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This image is from a series called Sailors' Valentine, an experiment in finding ways to deal with a place photographically, to create an image that is rooted in the actual place but eventually rises above and floats away from it in order to stand for something more fundamental. In this case, I wanted to see what would happen if I mashed up several of my subjective and romantic fascinations, such as space and organization; Paris; things near the water; edges of cities; Roman Polanski's film Frantic; bright overcast skies, etc. Strangely enough, I liken the process of these experiments to the chemical reactions in baking, and all the allusions to ingredients and their specific purposes, either practical or gustative, where the effect retains shades of those original ingredients but becomes something new. Ultimately, I'm looking for the image to hit a sort of perfect ambivalent balance, one that asks exactly as much as it tells.
Gregory Krum | See All Editions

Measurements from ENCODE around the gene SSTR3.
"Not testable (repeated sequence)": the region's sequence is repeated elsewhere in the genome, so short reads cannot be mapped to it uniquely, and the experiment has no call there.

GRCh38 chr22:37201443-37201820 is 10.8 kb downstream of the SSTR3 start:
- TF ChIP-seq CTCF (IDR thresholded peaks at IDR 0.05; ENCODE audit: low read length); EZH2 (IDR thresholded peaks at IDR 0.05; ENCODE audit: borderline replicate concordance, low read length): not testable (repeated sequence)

Jen Bekman Gallery. He was awarded the Jack Goodman Scholarship for Art and Technology, and his work has been written about and published in the Paris-based magazine Purple. In 2007, he was co-curator of an art exhibition entitled The Wrong Store with Kantor/Feuer Gallery in New York, and he was a Summer 2007 Hot Shot. He curated a show on the fashion label Rodarte, which opened in 2010 at the Cooper-Hewitt, National Design Museum and Smithsonian Institution. Working within the genres of landscape and interior, Krum's work explores diverse themes such as love, failure, commerce and desire within a larger context of space and organization. His subjects have included dust, devotional offerings, seaside villages and Parisian houseboats.